If you’re an entrepreneur looking for ideas and help in writing and self-publishing a book to build your personal brand: Joel Friedlander’s A Self-Publisher’s Companion: Expert Advice for Authors Who Want to Publish from TheBookDesigner.com is an excellent starting point.
A Self-Publisher’s Companion is an uncommonly useful book about self-publishing from several perspectives:
- Decades of traditional publishing experience. As Joel described to me during a recent interview, his father was a printer who served New York City’s leading publishers. This provided him with hands-on experience in all facets of conventional, i.e., trade, publishing.
- Self-publishing during the 1980’s. In addition to his job as a production director at a high-end photography book publisher, Joel published his first book, Body Types. Joel’s Friedlander’s Body Types is still available, and has gone through 2 editions and 5 printings.
- Entrepreneurial success. In addition to writing and self-publishing a niche market book using traditional typesetting and printing resources, Joel leveraged his book into a series of 5-day workshops, 7-day workshops, and–even–7-week workshops. Joel knows first-hand how to convert a book into back-end speaking and information product profits.
- Publishing books by other authors. For about 12 years, Joel’s Marin Bookworks has been serving publishers and self-published authors, offering book design, book production, and publishing consulting. Joel’s a la carte services to other authors has helped him monitor and adapt today’s rapidly-advancing self-publishing strategies and technologies.
From blog to book
The final thing that helps set A Self-Publisher’s Companion apart is that–like many of today’s self-published brand-building books–the book originated as a series of blog posts.
Joel began his TheBookDesignerBlog.com in 2009. Joel blogs 7 days a week about all aspects of self-publishing, including writing, book cover design, typography and readability, publishing technology, and book marketing and promotion.
One of the points that came out of my interview with Joel was that A Self-Publisher’s Companion is more than a copy-and-paste compilation of blog posts.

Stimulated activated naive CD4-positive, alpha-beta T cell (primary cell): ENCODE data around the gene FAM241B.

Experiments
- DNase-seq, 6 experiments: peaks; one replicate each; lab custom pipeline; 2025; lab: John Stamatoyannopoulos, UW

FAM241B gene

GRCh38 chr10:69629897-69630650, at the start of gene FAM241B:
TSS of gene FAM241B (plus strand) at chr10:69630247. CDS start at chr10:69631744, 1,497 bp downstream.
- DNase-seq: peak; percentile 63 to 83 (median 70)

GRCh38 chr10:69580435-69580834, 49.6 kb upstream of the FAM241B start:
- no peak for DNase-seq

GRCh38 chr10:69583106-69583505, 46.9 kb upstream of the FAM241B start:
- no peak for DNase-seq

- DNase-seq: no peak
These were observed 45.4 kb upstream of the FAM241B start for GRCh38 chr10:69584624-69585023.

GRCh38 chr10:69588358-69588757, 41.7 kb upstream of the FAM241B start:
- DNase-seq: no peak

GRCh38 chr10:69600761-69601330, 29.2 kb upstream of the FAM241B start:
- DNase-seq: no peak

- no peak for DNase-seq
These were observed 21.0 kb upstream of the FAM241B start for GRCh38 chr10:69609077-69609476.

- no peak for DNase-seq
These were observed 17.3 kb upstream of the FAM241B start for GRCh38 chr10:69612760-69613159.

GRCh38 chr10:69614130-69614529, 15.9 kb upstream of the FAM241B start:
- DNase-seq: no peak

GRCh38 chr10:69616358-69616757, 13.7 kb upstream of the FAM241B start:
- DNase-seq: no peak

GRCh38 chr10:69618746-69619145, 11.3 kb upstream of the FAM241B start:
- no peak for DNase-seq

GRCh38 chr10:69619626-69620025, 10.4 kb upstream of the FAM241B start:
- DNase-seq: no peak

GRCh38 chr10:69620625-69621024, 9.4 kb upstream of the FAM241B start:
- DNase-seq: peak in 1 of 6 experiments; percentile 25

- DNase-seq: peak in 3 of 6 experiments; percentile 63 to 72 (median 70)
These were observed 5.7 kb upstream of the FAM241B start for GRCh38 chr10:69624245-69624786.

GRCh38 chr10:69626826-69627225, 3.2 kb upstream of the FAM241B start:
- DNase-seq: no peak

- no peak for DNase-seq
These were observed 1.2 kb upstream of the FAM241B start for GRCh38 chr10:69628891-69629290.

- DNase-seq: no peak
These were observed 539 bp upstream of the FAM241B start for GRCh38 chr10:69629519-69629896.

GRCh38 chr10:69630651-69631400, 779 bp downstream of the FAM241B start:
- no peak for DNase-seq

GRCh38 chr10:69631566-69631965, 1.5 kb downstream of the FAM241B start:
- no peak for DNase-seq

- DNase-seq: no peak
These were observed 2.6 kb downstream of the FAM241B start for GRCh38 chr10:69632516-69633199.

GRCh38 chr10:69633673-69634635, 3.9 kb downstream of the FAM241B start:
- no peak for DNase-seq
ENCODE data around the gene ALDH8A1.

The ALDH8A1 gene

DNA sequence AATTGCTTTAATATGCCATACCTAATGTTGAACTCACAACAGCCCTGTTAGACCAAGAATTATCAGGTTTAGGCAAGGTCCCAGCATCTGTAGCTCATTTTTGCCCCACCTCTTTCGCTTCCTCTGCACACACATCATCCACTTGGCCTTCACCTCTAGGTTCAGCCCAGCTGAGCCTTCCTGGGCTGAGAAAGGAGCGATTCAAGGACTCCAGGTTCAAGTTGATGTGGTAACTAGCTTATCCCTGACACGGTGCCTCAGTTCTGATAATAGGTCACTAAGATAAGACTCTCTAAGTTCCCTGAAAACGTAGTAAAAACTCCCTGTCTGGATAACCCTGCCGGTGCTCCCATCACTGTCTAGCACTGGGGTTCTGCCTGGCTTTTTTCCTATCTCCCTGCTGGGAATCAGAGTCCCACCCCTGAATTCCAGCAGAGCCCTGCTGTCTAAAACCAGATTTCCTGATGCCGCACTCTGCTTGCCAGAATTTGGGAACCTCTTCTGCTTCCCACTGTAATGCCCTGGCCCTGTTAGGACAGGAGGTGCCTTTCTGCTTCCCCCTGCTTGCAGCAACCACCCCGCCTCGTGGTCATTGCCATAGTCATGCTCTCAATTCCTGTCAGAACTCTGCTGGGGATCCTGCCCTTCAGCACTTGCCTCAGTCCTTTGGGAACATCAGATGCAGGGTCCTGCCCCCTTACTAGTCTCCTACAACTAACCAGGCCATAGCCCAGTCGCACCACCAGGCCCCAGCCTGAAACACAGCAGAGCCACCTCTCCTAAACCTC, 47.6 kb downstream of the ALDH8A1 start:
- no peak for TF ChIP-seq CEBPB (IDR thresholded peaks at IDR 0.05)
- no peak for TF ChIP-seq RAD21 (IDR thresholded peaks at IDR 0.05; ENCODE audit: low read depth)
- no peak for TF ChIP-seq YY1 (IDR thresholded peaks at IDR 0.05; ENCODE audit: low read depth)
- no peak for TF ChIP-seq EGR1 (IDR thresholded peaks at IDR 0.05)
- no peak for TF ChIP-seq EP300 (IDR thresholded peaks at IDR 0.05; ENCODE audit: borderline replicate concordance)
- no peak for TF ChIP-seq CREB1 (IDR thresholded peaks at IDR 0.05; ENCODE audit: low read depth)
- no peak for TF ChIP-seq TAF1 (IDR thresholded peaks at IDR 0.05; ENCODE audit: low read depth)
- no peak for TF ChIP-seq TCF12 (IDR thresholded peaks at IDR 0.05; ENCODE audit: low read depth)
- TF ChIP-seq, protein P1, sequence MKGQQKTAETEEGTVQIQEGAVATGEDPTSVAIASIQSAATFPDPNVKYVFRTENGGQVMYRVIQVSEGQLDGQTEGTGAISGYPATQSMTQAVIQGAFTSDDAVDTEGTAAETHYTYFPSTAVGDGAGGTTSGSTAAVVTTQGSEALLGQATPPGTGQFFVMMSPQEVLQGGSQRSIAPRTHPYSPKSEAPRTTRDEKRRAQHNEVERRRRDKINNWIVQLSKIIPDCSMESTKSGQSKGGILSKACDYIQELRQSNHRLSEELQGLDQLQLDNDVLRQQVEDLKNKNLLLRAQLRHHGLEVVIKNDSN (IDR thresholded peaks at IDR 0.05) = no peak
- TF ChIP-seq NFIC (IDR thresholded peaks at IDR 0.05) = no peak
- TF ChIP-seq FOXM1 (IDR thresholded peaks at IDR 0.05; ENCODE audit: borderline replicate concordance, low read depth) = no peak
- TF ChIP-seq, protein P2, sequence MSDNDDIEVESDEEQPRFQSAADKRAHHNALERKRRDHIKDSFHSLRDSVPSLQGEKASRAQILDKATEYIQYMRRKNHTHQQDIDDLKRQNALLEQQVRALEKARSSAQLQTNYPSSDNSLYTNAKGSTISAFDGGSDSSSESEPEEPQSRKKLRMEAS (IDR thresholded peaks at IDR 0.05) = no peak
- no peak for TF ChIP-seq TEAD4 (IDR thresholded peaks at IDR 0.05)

A “particular type of book on self-publishing”
Positioning played a major role in his book right from the start. As he described during our interview, Joel had the idea of a uniquely-positioned book right from the start. To begin with, he knew what he didn’t want:
I didn’t want to do a book like the Self-Publishing Manual or The Complete Guide to Self-Publishing. These large encyclopedic books attempt to give you every piece of information you are ever going to need as a self-publisher. I mean, geez, Dan Poynter’s got what size Jiffy Bags you should buy! I didn’t want to get into that level of detail.
Instead, in his words:
The book I wanted to write would really give people an insight into what it means when you become a self-publisher, how you can tell if you have the right kind of temperament to do it, what kind of marketing goes on now for self-published books, how you get them printed.
We give people kind of an overview of the whole process and help orient them to this kind of new world of almost instant, low-cost, self-publishing.
In response to one of my questions at this point, Joel admitted that, at some points, book considerations sometimes come before blog posts are written. Some posts were written because topics were needed to flesh-out his ideas for particular chapters of his book.
Joel Friedlander’s blogging tips
Anyone interested in a first-hand look at Joel’s experiences writing and self-publishing a book based on his blog can preview the type of information in A Self-Publisher’s Companion by reading his post, How I’m Going to Blog my Book–And You Can Too.
Other points brought up during our interview was his working habits for writing his daily blog posts:
I usually write my blog in the mornings: I’m probably down now to about 45 minutes to write a 1,000 word post. Then, in the evening, I’ll format it, edit it, and post it up.
Joel’s writing habits also include occasionally writing a few blog posts in advance. He also uses WordPress’s Draft feature to capture ideas for later use.
If I have an idea and I’m sitting at my computer, I just put the title in and maybe one sentence I want to write about and I save that. When I come back, it’s there waiting for me.
Other tools that help Joel keep track of ideas include Evernote, which he uses extensively, “It’s really, really good.”
Joel also uses the voice recorder option of his iPhone to record ideas when he’s away from his computer:
More people should use the voice recorder on their phones. If you have a phone that allows you to do a voice memo, that’s a fantastic way to keep track of stuff that you would ordinarily forget. I’ve actually recorded podcasts on my phone, on the voice recorder, and packaged them up and put them on the web later. It’s fantastic!
Getting started self-publishing
In closing, Joel recommended one of his most popular blog posts, 26 Ways to Win at Self-Publishing, which was expanded by comments from readers who had successfully self-published a book. He also encouraged everyone:
Just Get Started. Get the book out there. If money is an issue or if you don’t want to go into print, do an ebook first. Test your ideas. Test your title. See if anybody responds. See how you feel about marketing the book.
What are your feelings about self-publishing a book to build your personal brand? Have you already self-published a book, or are you seriously considering it? What’s holding you back? What are the obstacles that keep you from moving forward? If you’ve already read A Self-Publisher’s Companion, what did you think? Share your comments and questions, below.
Visit Roger C. Parker‘s Published & Profitable blog—over 1,000 posts and tips for planning, writing, promoting, & profiting from writing and self-publishing a brand-building book.